The Committed – Much Ado About Nothing

The Committed is Viet Thanh Nguyen’s sequel to the Pulitzer Prize winning novel The Sympathizer. And while there is much to like, the book is unlikely to garner Mr. Nguyen a second Pulitzer – though we do expect it to land on several “Best Books of the Year, Dammit” lists.

The book picks up where The Sympathizer left off – at the end of the Vietnamese civil war in the 1970s. The narrator, Vo Danh (meaning nameless), and Bon (meaning good) have been released from a Vietnamese reeducation camp, where they have been tortured by Man (meaning man). Man is literally faceless, so Vo Danh does not realize he is being tortured by his blood brother, until Man finally reveals his true identity. Vo Danh never tells Bon, the third blood brother in this sexless three-way (truly, the worst kind of three-way), about Man’s true identity. Why? As we learn, the answer to that question is always “why not” or, better yet, “why the hell not.” So, Vo Danh is nameless; Man is faceless; and Bon is good – at killing people. There, we are all caught up.

Vo Danh and Bon land in France in the early 1980s. “Like most refugees we barely had any material belongings, even if our bags were packed with dreams and fantasies, trauma and pain, sorrow and loss, and, of course, ghosts. Since ghosts were weightless, we could carry an infinite number of them.” And Vo Danh does. Having no prospects, they join a gang that sells Heaven (drugs and prostitutes) to the French elite. Before long, Man shows up in Paris. Why? Why the hell not! Bon plans to kill him. And Vo Danh is caught in the middle – leaving him no choice but to snort tons of cocaine.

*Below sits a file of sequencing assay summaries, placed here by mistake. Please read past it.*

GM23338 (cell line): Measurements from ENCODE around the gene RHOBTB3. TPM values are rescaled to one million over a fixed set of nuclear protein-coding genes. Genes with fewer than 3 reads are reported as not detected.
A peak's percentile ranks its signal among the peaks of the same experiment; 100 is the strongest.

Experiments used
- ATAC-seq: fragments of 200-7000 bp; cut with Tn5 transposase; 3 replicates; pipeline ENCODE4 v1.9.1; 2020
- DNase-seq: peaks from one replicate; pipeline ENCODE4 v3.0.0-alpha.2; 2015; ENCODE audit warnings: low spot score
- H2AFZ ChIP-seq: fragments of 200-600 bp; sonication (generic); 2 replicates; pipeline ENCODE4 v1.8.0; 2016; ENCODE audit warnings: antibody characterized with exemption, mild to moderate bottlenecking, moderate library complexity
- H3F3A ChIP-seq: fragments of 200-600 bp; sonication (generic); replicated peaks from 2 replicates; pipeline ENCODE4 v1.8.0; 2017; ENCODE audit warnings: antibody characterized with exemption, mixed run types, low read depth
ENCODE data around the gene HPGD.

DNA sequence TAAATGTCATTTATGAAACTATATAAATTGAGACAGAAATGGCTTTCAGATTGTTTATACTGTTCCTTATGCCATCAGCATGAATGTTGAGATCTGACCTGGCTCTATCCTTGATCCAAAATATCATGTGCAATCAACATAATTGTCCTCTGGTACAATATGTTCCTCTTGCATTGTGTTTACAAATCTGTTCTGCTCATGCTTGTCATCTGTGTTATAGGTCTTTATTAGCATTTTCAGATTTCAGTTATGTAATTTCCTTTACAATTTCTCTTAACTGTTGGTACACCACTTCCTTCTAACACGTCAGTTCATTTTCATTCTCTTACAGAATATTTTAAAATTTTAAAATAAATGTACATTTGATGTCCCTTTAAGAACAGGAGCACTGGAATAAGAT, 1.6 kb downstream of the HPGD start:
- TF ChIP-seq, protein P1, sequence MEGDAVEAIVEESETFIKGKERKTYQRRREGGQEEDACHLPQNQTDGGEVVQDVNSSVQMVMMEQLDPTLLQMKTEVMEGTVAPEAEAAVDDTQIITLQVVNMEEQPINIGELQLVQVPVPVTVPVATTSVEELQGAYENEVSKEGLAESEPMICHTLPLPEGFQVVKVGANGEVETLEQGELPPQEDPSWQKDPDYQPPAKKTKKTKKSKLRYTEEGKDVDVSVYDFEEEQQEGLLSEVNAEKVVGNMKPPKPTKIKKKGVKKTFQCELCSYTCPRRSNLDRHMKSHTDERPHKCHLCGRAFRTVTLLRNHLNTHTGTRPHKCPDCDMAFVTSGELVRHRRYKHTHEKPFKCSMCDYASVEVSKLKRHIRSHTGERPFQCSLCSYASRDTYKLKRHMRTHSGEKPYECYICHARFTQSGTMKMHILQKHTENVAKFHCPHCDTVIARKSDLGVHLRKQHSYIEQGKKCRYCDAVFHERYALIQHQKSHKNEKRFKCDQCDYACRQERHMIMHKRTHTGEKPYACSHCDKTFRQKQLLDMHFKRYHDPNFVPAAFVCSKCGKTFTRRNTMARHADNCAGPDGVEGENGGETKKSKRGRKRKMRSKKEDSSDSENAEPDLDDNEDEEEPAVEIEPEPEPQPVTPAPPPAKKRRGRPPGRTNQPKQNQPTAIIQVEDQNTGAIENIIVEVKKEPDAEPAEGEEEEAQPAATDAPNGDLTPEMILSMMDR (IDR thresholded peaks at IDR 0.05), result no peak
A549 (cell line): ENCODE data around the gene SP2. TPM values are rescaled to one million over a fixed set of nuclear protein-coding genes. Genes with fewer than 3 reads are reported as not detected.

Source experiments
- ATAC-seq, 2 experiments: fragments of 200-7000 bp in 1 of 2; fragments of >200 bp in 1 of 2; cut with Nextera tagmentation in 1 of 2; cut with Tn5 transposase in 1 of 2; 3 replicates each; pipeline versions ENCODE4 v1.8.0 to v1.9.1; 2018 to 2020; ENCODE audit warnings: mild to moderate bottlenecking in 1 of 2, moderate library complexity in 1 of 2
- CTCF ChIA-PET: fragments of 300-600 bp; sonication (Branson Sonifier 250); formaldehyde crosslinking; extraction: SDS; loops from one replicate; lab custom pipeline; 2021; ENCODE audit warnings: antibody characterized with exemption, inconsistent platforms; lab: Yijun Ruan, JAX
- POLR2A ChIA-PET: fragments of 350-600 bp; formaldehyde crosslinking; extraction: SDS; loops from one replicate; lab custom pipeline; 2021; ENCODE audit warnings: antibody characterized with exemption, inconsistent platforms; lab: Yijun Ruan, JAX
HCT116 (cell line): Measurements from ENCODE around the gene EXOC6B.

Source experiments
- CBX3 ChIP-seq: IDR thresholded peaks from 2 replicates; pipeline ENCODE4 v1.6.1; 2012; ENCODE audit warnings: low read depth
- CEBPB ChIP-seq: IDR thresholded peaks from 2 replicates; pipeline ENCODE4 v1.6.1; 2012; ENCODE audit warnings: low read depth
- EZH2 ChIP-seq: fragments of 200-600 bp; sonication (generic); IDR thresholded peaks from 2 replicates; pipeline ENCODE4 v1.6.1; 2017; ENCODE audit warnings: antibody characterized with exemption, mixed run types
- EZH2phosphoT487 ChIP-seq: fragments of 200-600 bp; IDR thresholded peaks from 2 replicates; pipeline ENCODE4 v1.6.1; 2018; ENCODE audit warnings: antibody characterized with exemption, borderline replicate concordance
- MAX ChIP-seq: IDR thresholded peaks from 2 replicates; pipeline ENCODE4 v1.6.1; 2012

The Committed works well on many levels. It is a drug-fueled page turner filled with gangland violence and narrow escapes. It is a Candide-like satire that eviscerates European colonialism and any pretense that white people brought civilization and culture to anyone. At its best, it is a political/philosophical treatise on the folly of believing in anything that ends with an “ism” – such as capitalism, communism, socialism, Catholicism, and idealism. The only thing worth believing in is nothing. Just as, the only thing more powerful than words is silence. In this book, nothing is more powerful than nothing. In fact, nothing is sacred.

The Committed suffers from the same problems that afflict many sequels. All of the primary characters already appeared in The Sympathizer, which is a brilliant decimation of American culture and its “civilizing” effects. These characters were new and interesting in that book. Like my neighbors when I first moved into my neighborhood. Now they are familiar and less interesting. Like my neighbors now. They don’t have much to say that is new. Additionally, The Committed re-hashes many of the same themes, such as “nothing is more important than nothing.” But it is still an enjoyable read. It is humorous and serious and sad. It is intellectual and grotesque. It is full of contradictions. But as Mr. Nguyen says at the beginning – “Ah, contradiction! The perpetual body odor of humanity!”

Alison Wonderland, Chief Editor and Adjunct Professor for Student Loans

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